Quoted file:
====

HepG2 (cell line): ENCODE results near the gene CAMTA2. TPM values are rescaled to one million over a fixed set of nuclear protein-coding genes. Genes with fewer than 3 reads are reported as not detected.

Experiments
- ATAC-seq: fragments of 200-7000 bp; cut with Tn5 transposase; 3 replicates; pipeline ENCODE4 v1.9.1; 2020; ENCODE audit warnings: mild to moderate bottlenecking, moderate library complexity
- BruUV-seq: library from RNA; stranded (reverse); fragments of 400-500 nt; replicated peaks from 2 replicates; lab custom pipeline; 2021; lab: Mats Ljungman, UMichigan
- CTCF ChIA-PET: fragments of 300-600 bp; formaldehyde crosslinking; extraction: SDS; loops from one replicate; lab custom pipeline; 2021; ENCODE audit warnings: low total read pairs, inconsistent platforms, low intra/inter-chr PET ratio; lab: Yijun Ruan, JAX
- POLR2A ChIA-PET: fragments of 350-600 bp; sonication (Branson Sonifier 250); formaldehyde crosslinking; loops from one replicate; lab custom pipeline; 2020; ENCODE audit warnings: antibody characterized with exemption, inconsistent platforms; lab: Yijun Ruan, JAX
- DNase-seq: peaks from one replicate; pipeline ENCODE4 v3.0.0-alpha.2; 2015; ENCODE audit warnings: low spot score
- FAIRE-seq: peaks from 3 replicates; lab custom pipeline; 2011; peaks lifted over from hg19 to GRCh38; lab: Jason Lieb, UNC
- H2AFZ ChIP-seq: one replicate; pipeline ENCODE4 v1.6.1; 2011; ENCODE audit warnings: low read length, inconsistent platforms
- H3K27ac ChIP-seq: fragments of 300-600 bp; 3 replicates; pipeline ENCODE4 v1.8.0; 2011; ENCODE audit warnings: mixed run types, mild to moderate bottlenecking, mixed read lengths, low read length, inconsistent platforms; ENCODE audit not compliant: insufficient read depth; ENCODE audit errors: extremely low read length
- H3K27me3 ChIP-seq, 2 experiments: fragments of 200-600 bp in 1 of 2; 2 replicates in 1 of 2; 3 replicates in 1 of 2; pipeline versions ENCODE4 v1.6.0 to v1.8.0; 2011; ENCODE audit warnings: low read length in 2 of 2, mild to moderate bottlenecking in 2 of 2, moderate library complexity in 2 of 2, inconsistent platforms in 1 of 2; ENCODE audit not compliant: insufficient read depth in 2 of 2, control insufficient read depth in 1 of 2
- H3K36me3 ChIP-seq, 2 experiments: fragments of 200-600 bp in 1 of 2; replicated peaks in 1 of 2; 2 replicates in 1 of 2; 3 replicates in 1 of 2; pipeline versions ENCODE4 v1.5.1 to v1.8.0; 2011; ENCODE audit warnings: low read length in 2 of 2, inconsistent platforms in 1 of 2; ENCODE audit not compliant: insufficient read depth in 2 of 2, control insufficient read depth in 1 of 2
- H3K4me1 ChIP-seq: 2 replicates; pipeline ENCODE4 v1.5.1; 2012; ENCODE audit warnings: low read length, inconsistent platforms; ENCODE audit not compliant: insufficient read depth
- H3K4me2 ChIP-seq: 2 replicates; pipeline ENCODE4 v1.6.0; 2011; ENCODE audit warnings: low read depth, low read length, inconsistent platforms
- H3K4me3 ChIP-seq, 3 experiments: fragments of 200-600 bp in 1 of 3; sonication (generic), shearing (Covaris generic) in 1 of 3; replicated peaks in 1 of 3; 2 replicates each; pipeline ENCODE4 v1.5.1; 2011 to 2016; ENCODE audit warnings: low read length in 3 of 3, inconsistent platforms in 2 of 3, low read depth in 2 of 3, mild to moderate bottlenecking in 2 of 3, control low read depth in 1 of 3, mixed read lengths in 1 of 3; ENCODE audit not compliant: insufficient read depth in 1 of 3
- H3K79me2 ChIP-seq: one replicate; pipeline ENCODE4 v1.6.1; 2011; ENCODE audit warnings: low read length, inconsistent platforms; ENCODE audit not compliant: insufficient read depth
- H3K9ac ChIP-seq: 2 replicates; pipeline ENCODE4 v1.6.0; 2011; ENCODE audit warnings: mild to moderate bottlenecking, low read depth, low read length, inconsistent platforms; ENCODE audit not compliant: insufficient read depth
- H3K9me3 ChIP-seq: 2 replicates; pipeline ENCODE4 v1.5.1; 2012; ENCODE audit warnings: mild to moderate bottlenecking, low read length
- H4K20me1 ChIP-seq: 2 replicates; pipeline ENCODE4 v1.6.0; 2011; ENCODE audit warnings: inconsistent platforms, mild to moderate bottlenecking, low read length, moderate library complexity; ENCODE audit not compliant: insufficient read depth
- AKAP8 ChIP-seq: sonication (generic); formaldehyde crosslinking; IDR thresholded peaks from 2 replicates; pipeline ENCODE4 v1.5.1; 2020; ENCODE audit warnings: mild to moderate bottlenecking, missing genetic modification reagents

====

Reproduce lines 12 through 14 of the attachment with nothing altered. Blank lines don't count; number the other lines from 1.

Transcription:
- H3K36me3 ChIP-seq, 2 experiments: fragments of 200-600 bp in 1 of 2; replicated peaks in 1 of 2; 2 replicates in 1 of 2; 3 replicates in 1 of 2; pipeline versions ENCODE4 v1.5.1 to v1.8.0; 2011; ENCODE audit warnings: low read length in 2 of 2, inconsistent platforms in 1 of 2; ENCODE audit not compliant: insufficient read depth in 2 of 2, control insufficient read depth in 1 of 2
- H3K4me1 ChIP-seq: 2 replicates; pipeline ENCODE4 v1.5.1; 2012; ENCODE audit warnings: low read length, inconsistent platforms; ENCODE audit not compliant: insufficient read depth
- H3K4me2 ChIP-seq: 2 replicates; pipeline ENCODE4 v1.6.0; 2011; ENCODE audit warnings: low read depth, low read length, inconsistent platforms